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What happens to your retirement funds when you die?

The distribution of retirement fund benefits depends largely on the nature of the product, the applicable legislation, and the will of the retirement fund member.

Retirement products are complex and understanding what happens to the funds in the event of death can be complex. The distribution of retirement fund benefits depends largely on the nature of the product, the applicable legislation, and the will of the retirement fund member. Here’s what happens to your retirement fund benefits when you die:

Pension, provident, preservation and retirement annuity funds

All pre-retirement products, including pension, provident, preservation and retirement annuity funds are regulated by the Pension Funds Act, and the distribution of these funds in the event that a member dies before formal retirement is strictly governed by Section 37C of the Act. This section places a duty on the retirement fund trustees to ensure that the member’s death benefits are distributed fairly and equitably amongst their financial dependants and/or nominees, meaning that a member’s nominated beneficiaries may not necessarily receive a portion of the death benefit. This is because a member’s death benefits must be used to provide for the member’s surviving spouse, children, and other financial dependants in the event of their death.

As retirement fund death benefits are paid directly to the member’s beneficiaries and/nominees, these assets fall outside of the deceased estate and are not subject to estate duty.

Where a member dies before retirement age, the retirement fund trustees are required to identify and trace the member’s dependants, and to allocate the death benefit according to their respective financial needs. Once the beneficiaries and/or nominees have been identified and the death benefit has been apportioned, the beneficiary and/or nominee may choose to receive the death benefit in the following ways:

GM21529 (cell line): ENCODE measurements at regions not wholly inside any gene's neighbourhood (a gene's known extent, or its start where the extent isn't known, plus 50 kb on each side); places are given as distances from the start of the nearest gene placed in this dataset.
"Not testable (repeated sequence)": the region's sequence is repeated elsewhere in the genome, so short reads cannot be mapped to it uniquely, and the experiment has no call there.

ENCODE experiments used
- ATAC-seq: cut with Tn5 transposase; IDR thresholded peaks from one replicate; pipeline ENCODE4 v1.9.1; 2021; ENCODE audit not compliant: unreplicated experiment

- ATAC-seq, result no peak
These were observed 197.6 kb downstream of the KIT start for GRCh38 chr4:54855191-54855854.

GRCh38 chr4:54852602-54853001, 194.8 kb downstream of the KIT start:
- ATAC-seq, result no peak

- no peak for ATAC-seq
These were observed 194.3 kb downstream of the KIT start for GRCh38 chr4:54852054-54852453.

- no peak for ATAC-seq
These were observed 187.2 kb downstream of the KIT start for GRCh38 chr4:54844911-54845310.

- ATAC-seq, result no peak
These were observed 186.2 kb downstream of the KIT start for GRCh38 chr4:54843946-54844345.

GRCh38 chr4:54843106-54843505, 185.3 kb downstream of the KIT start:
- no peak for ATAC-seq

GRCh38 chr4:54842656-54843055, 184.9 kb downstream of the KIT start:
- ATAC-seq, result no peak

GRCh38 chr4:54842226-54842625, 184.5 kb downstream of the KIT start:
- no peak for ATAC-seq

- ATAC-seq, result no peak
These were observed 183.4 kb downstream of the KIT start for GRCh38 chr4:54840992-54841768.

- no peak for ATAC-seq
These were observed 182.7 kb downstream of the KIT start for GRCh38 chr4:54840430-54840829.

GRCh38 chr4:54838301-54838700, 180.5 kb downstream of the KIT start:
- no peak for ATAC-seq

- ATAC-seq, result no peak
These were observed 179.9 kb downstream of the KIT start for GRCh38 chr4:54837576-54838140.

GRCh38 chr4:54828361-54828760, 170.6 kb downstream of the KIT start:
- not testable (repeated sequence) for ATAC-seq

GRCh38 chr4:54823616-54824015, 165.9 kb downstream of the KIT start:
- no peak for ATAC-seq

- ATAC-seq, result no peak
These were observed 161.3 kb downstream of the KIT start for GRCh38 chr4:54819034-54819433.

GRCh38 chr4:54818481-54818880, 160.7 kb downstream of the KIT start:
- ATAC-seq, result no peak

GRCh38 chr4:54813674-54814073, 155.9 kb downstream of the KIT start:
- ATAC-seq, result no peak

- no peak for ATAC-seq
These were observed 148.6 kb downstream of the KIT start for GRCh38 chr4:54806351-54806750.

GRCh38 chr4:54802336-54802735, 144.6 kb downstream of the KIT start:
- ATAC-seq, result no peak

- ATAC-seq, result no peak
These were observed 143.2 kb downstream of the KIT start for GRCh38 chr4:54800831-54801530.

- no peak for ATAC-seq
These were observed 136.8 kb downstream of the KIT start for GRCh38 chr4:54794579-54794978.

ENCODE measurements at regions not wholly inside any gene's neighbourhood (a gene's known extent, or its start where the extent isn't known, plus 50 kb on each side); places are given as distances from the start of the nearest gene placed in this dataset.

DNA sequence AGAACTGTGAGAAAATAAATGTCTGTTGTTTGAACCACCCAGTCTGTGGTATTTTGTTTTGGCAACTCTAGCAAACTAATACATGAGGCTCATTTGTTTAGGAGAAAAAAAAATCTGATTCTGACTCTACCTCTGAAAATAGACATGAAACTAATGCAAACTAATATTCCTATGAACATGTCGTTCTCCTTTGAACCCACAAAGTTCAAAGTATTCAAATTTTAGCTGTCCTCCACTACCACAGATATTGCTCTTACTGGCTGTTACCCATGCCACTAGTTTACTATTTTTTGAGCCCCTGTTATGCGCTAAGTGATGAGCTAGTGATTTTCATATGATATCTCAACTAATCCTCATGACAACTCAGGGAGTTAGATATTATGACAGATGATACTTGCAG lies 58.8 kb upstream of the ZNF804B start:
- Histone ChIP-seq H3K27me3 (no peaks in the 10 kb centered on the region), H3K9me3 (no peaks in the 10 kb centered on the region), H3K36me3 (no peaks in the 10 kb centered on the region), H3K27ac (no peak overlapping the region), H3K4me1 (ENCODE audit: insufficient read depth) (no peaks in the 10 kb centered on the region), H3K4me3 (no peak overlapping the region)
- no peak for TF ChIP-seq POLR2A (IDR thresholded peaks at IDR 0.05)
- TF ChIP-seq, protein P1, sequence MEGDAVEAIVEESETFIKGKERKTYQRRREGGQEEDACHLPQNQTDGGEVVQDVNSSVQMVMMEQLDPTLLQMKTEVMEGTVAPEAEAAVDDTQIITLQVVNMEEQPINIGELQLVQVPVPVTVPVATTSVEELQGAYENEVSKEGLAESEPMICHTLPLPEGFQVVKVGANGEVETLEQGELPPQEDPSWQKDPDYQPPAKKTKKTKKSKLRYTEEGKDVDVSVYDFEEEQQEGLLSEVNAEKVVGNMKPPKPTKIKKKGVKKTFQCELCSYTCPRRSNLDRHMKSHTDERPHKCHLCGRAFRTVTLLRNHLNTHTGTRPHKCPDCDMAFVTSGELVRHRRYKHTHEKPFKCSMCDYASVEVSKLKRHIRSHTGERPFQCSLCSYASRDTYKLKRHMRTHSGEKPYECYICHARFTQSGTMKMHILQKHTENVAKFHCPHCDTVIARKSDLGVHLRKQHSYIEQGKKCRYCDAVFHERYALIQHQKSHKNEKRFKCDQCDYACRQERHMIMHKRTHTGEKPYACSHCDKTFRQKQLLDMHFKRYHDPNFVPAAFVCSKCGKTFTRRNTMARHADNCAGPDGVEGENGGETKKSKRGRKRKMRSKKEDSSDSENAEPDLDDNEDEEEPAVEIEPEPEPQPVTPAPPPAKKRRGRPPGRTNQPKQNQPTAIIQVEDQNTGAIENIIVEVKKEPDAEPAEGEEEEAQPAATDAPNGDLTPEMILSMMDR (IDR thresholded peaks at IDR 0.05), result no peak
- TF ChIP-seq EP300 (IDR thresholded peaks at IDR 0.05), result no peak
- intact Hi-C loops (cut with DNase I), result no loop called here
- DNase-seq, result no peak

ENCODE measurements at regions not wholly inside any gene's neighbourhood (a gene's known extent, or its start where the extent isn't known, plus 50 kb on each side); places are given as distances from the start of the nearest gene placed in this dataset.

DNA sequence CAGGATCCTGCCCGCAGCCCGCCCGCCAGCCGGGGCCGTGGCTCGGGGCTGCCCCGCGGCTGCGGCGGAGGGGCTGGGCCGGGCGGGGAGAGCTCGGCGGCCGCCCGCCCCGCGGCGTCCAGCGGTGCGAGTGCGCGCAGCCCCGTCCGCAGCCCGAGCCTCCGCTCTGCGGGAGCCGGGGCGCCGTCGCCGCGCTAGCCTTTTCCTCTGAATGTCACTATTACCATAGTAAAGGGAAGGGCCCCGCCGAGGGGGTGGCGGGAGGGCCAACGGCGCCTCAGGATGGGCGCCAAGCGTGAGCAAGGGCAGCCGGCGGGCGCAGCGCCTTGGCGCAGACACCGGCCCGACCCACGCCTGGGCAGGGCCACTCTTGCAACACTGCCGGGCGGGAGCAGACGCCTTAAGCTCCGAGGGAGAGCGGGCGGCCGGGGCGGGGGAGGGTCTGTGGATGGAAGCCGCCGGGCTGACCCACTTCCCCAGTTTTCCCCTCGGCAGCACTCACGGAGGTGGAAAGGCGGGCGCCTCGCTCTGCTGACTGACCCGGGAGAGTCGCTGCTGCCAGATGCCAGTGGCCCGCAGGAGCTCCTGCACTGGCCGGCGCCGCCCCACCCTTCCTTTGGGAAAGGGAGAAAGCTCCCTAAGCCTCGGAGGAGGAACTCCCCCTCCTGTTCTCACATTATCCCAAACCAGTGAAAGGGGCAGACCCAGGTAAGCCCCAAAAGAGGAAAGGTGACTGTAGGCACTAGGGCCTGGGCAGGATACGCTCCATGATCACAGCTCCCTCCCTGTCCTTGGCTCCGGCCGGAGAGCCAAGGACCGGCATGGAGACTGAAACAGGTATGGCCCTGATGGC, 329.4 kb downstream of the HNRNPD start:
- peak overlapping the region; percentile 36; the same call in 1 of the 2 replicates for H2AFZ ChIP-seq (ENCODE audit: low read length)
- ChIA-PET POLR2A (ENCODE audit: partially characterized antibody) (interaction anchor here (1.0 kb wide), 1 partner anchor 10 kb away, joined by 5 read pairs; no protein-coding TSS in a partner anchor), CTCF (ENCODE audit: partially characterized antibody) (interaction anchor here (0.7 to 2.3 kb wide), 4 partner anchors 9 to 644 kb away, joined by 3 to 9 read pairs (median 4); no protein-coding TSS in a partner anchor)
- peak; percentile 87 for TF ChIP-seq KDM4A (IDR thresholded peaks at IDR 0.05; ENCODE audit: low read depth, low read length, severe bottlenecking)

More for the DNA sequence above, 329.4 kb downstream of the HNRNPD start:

Option 1: The beneficiary can take a cash lump sum which is subject to tax, keeping in mind that the first R500 000 is tax-free, assuming no previous lump sums were received. The balance will be taxed in the hands of the deceased on a sliding scale between 18% and 36%.

Option 2: The beneficiary has the option of using the capital to purchase a life or living annuity and, while no tax will be paid when purchasing the policy, the annuity income will be taxed in the hands of the beneficiary.

Option 3: Lastly, the beneficiary can choose to implement a combination of the above.

Where the retirement fund member makes no beneficiary nomination and has no financial dependants, the fund’s trustees are required to wait for a period of 12 months in case any untraced dependants come forward, failing which the benefit will be paid into the deceased estate.

Life annuities

A life annuity, which is an insurance-based product designed to provide a guaranteed monthly income until the death of the annuitant, is in effect a life policy and, as such, comes to an end on the death of the policyholder. In general, when the annuitant dies, the insurer stops paying the monthly income and the policy effectively dies with the annuitant, leaving no capital payable into the deceased’s estate.

In the case of a joint life annuity, the insurer continues to pay an annuity, or a percentage thereof, until the death of the second spouse (or second life assured), at which point the insurer stops paying the annuity and all capital is kept by the insurer. In both instances, the value of the life annuity is excluded from the deceased estate.